Pardon the photos– it’s just so dang dark these days and nearly impossible to take good pics!

Happy holidays, everyone! Hope you’re enjoying celebrations with dear ones and staying warm (if you’re in the northern hemisphere, that is)! Like some of you, I bet, I swore off handmade presents this year. I’ve spent far too many Christmas Eves feverishly knitting at 2:00am, desperately trying to finish a gift before the morning. Not this year! No handmade gifts, and no stress for me! But when I spotted this gorgeous, heathered wool jersey at Mood, what could I do? It’s my mom’s favorite color, and I knew I could make her a top quickly and easily, so I broke my vow.

This is yet another Renfrew top, a versatile pattern that’s a snap to fit and sew. Since I only needed two yards to make a version with long sleeves and a cowl, this sweater turned out to be a serious bargain and, in my opinion, a lovely gift. Wool jersey and sweater knits are perfect for sewing for others– you don’t have to do much fitting, but the wool adds a luxe quality to the finished object that’s really nice (plus it’s WAY faster than knitting a sweater for your mom… and your dad… and your sister… don’t ask me how I know that!)

So what about you? Did you stay up later than Santa making homemade gifts? What are your favorite handmade gift ideas?  Are you addicted to the Renfrew pattern, too?

Ginger Made: The Wild Side Pencil Skirt

OK, there’s nothing very wild about this skirt, but I really like Lou Reed, so let’s just go with it, OK? First off, a wardrobe confession: this is my first pencil skirt ever!  Not the first one I’ve made, but the first one I’ve worn (or even tried on)!  I love the silhouette on other people, but I worried that it would make me look like a big rectangle since I don’t have much waist definition.  But when I spotted this sweater knit at Mood, I knew it had to be a pencil skirt!

Don’t worry– I had my bangs trimmed after this photo was taken. I KNOW YOU WERE WORRIED.

I didn’t have much time to sew this month, and really didn’t want to tinker with fit and muslins, so I used the skirt portion of my vintage McCall’s 5995 pattern and added a waistband.  Now I know why Carolyn loves TNT patterns so much– it’s such a breeze to jump right into sewing without worrying about fit!  I felt a little dumpy after I put the skirt together, so I pegged it at the hemline (8″ total), and now it feels just right!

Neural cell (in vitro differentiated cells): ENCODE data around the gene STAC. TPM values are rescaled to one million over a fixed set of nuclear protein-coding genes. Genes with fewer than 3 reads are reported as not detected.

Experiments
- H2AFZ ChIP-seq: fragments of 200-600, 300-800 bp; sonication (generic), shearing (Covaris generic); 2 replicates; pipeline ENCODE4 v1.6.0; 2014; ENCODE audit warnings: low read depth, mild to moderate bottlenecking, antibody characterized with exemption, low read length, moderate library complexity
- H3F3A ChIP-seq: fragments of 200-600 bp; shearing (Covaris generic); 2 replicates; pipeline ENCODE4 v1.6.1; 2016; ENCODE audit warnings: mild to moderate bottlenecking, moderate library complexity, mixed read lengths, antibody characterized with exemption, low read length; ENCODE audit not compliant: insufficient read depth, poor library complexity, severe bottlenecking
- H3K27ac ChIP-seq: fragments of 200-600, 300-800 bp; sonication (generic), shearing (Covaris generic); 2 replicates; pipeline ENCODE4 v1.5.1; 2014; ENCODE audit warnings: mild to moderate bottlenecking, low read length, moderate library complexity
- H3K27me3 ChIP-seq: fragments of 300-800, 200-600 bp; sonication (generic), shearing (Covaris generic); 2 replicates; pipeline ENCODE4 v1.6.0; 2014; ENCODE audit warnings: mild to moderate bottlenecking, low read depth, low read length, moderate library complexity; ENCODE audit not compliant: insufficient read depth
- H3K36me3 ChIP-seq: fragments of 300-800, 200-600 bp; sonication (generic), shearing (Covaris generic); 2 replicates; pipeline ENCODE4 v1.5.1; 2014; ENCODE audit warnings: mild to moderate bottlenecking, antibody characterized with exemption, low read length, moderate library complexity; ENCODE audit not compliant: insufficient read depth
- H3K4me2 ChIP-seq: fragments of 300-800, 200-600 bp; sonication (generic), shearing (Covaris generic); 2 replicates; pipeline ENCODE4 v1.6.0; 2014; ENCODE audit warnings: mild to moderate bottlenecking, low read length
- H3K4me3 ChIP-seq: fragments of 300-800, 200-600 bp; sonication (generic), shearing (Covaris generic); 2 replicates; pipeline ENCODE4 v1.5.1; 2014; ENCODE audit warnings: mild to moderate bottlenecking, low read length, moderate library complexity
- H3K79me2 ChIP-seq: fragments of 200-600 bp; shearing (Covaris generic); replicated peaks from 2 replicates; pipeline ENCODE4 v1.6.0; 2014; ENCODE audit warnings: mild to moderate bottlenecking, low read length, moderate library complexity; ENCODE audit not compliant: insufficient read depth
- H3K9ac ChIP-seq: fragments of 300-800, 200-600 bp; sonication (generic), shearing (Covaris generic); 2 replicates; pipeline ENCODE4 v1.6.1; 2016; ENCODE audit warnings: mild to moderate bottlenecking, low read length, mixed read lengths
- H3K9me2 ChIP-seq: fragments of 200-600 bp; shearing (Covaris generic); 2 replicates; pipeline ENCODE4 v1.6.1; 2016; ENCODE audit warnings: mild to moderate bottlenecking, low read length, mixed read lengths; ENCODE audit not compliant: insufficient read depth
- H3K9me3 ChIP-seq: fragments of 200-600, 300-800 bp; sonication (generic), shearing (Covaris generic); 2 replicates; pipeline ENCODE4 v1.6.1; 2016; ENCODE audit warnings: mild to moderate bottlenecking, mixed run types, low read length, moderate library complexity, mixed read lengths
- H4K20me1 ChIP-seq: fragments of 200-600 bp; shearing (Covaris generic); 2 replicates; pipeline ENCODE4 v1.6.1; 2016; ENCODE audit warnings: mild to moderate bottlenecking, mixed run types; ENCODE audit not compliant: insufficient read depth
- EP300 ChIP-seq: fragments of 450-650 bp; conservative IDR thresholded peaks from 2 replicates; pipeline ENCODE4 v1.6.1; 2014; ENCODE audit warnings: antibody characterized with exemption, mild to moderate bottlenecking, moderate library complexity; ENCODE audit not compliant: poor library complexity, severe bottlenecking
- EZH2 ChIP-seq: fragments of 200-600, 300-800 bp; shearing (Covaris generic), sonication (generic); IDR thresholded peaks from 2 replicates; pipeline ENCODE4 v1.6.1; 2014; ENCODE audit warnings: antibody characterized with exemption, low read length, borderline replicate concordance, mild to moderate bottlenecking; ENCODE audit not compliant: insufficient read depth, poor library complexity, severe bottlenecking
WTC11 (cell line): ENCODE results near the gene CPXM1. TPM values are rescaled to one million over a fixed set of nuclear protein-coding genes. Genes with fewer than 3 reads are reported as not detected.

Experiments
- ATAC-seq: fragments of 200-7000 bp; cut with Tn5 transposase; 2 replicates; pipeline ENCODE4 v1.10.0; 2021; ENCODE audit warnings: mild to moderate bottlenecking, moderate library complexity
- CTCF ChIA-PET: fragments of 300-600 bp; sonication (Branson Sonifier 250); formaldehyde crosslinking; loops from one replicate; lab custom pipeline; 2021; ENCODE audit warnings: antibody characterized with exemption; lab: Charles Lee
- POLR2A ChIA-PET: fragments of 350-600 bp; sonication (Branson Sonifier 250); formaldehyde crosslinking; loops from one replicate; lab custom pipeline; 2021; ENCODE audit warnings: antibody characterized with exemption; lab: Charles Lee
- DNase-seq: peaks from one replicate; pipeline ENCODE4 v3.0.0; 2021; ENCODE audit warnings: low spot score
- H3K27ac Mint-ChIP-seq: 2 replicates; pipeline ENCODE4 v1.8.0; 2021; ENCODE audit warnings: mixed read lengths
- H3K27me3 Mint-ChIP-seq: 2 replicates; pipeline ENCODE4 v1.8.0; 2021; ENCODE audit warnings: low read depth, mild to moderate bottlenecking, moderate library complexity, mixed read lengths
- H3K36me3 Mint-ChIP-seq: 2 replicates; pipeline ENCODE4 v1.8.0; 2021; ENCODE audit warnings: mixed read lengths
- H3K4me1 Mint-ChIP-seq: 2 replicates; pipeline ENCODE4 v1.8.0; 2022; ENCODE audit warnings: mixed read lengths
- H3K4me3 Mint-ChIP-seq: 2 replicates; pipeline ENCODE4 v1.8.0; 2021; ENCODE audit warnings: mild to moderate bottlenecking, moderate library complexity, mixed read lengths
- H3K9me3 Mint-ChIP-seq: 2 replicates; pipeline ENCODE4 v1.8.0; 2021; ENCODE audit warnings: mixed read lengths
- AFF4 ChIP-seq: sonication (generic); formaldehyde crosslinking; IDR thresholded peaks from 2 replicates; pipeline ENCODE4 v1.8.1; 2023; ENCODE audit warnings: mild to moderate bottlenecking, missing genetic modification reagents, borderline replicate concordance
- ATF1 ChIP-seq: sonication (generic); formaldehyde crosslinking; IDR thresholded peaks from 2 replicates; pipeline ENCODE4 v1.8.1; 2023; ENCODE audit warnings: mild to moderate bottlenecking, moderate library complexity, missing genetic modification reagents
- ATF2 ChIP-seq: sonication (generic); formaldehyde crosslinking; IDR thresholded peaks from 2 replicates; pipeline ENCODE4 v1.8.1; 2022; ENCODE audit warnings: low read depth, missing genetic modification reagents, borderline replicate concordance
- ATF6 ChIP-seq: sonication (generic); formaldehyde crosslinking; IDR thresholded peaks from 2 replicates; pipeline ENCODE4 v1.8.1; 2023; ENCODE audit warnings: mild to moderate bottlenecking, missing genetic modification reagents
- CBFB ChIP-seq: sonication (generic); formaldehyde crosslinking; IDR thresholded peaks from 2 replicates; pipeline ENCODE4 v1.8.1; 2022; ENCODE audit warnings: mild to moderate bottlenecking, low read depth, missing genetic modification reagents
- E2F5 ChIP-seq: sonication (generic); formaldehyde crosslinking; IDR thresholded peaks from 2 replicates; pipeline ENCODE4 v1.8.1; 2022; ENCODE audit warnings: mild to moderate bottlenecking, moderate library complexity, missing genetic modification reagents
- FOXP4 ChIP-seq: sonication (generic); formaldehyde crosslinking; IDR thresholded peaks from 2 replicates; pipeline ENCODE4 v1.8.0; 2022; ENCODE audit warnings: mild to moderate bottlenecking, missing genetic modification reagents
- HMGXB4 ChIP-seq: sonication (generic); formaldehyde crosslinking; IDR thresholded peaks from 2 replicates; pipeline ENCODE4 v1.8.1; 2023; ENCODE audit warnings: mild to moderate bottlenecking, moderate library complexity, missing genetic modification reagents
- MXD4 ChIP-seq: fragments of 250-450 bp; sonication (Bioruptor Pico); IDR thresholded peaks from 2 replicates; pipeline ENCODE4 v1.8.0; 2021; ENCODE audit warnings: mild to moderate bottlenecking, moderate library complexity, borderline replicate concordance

I really like this fabric– it’s heavy enough to give me plenty of coverage (no gross bumps, lumps, or panty lines!), but it’s got enough stretch content to make it sleek and figure-hugging.  And I love that it’s a subdued (dare I say sophisticated?) spin on a leopard print.  I wavered a bit about the fabric at the store, but when I put the bolt down, several other shoppers started hovering around it and I nearly had to wrestle it out of another woman’s arms!

The only thing I’m not crazy about is that the thickness of the knit fabric makes it tough for the kick pleat to lie flat.  Any suggestions for this problem?  I suppose I could always go back and cut it out, leaving just a slit, but I do prefer the look of a vent.  Any thoughts?

Super invisible zipper! Invisible zipper foot = best purchase ever.

I realized as I was nearly finished with the skirt that I don’t have a single black top.  Not one!  So I dashed off to Mood at the next available moment and bought some organic jersey to make a quick Renfrew.  The jersey washed up really soft, and it’s one of my most comfortable tees!  I’m sure I’ll be getting lots of use out of it!

How do you guys feel about pencil skirts?  Love ’em?  Hate ’em?  Fearful?  And what about animal prints?  Do they bring out your inner “meeeeeyooooow”, or do you think they should be reserved only for Real Housewives of Wherever?

I’m pretty sure I’m hooked on pencil skirts now!  I can’t wait to make a Charlotte skirt!  Are any of you guys joining in on the sewalong?

Ginger Made: Rie Dress

PEOPLE.  Don’t get too excited, now!  Yes, I sewed one of Megan Nielsen‘s delightful maternity patterns, the Rie dress, but it’s NOT FOR ME.  No mini-Gingers on the way!  It’s for my younger sister, who’s due in January.

Now that we’ve gotten that out of the way…

I made this a few months back but haven’t had a chance to blog about it yet.  This is the fastest garment that I’ve completed to date– I sewed it up in just a few hours!  I’ve never done anything so quickly before!  The dress was so easy to assemble, and it’s a very cute style.  I would actually almost wear this myself, belted for a little waist definition.  I used a super-cute medium-weight cotton jersey from Girl Charlee (Andrea also used this fabric for a sweet dress)!